By Joel Francis
The Daily Record
When Elvis Presley, who would have celebrated his 75th birthday today, rolled into Kansas City for the first of two concerts at Kemper Arena, he was far from the hungry, hunky artist who terrorized parents and could only be shown on television from the waist down.
Presley played the arena twice in the last 18 months of his life. Although the monarchy was waning, the King could still captivate a crowd. Jess Ritter wrote about Presley’s initial show on April 21, 1976, in the Kansas City Times.
“From the moment (Elvis) strode onstage last night, though, he proved clearly that, at age 41, he is still one of the most charismatic entertainers in America,” Ritter wrote. “Elvis worked hard in his stint, which lasted well over an hour. The punk hip gyrations of the past are gone and all his movements are carefully choreographed, but they are vividly real – and insinuating. In his ice-blue shirt, white singlet and tight white pants encircled at the waist with a massive rhinestone belt, Elvis dominated the stage without trying too hard.”
Ritter doesn’t mention many of the songs played in the brief review, focusing instead on Presley’s medical conditions and history. The only number mentioned by name was “Return to Sender.”
Presley’s bicentennial show wasn’t his first stop in town. He played Municipal Auditorium – the biggest concert hall in town prior to the construction of Kemper Arena – in 1971 and 1974. The venue was also the site of Presley’s only previous Kansas City concert, on May 24, 1956.
Such frequent performances were part of the King’s new motif. After the success of his ’68 Comeback Special, Presley ditched Hollywood and returned to the stage. The TCB Band, anchored by former Ricky Nelson guitarist James Burton, accompanied him on most of those occasions.
The band that rolled into Kemper 14 months later, in June, 1977, was more or less the same, with two exceptions. Drummer Larry London had replaced Ronnie Tutt, who left to join the Grateful Dead Jerry Garcia Band. Tony Brown debuted with the band that night on keyboards – without the benefit of any rehearsals.
Brown, now a Nashville music executive, spoke with an Australian Elvis fan site about his time in the TCB Band. He said Presley liked to surprise the band. One night the King called for “Blueberry Hill, which wasn’t in the repertoire.
“I just started playing the rhythm of the song, you know,” Brown said. “This is in front of, like, 20,000 people. I’m sweating. I mean you can feel the water rolling.”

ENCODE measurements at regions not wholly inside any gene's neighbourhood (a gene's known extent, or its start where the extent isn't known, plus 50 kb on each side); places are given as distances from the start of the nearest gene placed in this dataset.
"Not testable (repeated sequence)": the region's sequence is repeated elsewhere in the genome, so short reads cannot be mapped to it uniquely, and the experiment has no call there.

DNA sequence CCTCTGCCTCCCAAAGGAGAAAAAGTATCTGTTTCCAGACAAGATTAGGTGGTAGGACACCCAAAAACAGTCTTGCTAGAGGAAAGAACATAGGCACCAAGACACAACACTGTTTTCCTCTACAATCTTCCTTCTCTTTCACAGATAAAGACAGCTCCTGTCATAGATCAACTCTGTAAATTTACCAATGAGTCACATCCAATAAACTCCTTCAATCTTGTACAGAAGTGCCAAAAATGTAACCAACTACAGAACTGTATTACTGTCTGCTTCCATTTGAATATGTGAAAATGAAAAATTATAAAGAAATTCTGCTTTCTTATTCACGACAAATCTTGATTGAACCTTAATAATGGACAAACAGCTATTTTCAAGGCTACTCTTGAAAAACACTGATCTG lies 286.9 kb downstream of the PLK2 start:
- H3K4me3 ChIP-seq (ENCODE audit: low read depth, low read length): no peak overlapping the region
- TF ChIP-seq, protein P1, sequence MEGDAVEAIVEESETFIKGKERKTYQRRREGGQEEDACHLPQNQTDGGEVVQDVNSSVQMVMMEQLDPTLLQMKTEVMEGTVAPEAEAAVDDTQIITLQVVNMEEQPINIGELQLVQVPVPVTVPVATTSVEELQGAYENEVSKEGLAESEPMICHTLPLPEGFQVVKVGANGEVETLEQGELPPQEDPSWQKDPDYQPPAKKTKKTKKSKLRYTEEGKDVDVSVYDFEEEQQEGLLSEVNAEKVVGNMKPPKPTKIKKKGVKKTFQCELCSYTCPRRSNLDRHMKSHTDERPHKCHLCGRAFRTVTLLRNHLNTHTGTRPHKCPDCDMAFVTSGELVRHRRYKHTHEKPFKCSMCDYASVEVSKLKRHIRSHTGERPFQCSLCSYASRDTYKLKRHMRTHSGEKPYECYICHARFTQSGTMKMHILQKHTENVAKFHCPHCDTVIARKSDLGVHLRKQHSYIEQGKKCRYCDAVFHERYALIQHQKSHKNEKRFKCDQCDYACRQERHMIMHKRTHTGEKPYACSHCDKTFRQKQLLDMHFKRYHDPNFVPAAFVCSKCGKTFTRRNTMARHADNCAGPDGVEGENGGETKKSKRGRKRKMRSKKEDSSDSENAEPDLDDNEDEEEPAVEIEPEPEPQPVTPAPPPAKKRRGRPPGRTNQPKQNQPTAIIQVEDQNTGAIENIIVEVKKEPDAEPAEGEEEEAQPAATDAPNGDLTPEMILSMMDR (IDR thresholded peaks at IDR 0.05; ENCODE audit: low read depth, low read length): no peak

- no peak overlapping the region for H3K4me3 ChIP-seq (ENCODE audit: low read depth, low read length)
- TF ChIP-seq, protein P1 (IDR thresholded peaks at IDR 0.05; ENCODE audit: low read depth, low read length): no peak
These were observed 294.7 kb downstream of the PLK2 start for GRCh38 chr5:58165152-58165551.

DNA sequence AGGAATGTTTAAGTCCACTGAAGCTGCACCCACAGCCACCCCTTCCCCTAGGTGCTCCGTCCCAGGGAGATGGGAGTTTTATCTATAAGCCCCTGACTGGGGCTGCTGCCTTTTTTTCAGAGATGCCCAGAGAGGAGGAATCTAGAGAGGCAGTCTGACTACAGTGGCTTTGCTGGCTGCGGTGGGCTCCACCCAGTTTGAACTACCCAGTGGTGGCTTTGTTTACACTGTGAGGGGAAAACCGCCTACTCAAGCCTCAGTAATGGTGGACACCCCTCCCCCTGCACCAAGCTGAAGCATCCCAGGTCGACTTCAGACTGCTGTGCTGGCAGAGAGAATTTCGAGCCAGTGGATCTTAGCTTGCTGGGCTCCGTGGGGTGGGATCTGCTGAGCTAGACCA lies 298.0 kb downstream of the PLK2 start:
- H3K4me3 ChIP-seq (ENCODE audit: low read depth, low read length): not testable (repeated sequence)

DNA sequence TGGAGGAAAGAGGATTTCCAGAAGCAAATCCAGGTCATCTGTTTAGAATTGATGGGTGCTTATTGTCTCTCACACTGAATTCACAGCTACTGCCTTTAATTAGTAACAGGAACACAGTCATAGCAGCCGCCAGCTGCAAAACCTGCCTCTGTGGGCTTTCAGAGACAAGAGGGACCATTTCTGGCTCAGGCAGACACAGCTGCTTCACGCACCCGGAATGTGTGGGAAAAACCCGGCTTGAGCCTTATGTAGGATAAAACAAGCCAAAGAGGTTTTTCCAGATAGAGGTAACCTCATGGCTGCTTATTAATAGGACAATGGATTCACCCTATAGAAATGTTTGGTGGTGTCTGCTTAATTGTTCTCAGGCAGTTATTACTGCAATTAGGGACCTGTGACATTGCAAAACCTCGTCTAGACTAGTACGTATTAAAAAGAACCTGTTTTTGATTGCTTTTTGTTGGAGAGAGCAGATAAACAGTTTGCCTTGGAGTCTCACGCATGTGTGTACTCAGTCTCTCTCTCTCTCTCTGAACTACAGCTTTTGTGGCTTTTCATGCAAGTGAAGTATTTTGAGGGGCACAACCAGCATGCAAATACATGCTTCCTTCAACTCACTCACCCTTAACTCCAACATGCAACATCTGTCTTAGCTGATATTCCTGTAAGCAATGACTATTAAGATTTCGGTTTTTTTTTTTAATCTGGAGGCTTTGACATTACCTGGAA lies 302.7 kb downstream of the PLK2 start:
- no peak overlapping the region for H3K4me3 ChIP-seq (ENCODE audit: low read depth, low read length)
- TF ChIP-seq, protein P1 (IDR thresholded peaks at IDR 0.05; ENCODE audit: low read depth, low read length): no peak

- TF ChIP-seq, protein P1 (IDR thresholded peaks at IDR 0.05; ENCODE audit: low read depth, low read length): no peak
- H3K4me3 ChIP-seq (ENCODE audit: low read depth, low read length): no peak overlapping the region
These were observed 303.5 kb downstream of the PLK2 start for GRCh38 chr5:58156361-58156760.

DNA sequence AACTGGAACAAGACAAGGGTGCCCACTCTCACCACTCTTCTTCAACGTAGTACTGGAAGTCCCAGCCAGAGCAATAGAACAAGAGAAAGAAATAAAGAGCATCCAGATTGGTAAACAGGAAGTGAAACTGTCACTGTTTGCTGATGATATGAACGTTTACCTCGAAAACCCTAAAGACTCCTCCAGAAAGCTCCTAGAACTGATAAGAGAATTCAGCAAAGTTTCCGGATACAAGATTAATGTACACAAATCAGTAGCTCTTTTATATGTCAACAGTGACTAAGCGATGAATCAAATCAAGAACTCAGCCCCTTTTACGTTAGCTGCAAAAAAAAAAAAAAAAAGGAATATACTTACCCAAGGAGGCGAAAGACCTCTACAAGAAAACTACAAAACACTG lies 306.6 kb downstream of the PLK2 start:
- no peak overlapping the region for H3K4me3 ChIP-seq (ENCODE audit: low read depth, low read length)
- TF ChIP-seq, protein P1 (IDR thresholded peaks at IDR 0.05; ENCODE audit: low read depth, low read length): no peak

Brown suffered the collective skunk eye from his bandmates until Presley bailed him out.
“Elvis says, ‘That’s not the way it goes,’ walks over to the piano, sits down and plays something. Then the band kicks in,” Brown recalled. “He started singing it and got up and left and out in front and did the next couple of songs I was worthless. I mean total embarrassment, you know.”
While Brown fared better in his debut, his boss was not so lucky. Shifra Stein described the spectacle for the Kansas City Times.
“Looking in desperate need of a rest (Presley) drank frequently on stage from a paper cup. Sometimes he stood to one side, eyes closed, and let his show troupe take over for him,” Stein wrote. “At other times, in mocking self-parody, he ran through all his old songs – ‘Jailhouse Rock,’ ‘It’s Now or Never,’ ‘Hound Dog,’ ‘Don’t Be Cruel’ and so on. In several instances he forgot his lyrics, and at one point sang ‘My Way’ reading the lyrics from a paper, explaining to the audience ‘I can’t remember the words.’”
But the sold-out crowd didn’t care.
“The arena was filled with thousands of aging teenagers,” Stein wrote, “mostly women in their 30s whose voices rose to a maddened shriek when their beloved idol climbed on stage about 10 p.m.”
They bought $5 belt buckles, “souvenir programs with poorly reproduced Elvis photos for $3” and snapped up tickets being scalped for $50. Stein estimated the evening “represented almost one-quarter of a million dollars in profit for Presley who is currently raking it in on tour across the country.”
The concerts were the crown jewel of Kansas City’s return to national prominence at a time when the city boasted Major League Baseball, NFL, NBA and NHL franchises and hosted the 1976 Republican National Convention. Although an outdated relic today, Kemper Arena was the bait that lured the NHL and NBA teams and RNC to town.
The night after Presley played Kemper, his band took the stage in Omaha, Neb. That performance and the following nights in Lincoln, Neb. and Rapid City, S.D. were immortalized on the album “Elvis in Concert.” Just five nights later, Presley concluded his spring tour in Indianapolis. That June 26 concert, little more than a week after his performance in Kansas City, would be his last. Six weeks later, Presley was dead.
Setlist: Elvis Presley, Kemper Arena, June 18, 1977
2001 Theme, See See Rider, I Got A Woman, Amen, That’s All Right, Blue Christmas, Are you Lonesome Tonight?, Big Boss Man, Love Me, Jailhouse Rock, O Sole Mio, It’s Now or Never, Little Sister, Teddy Bear, Don’t Be Cruel, And I Love You So, My Way, Early Morning Rain, What’d I Say, Johnny B. Goode, I Really Don’t Want to Know, Hurt, Hound Dog, Can’t Help Falling In Love, Closing Vamp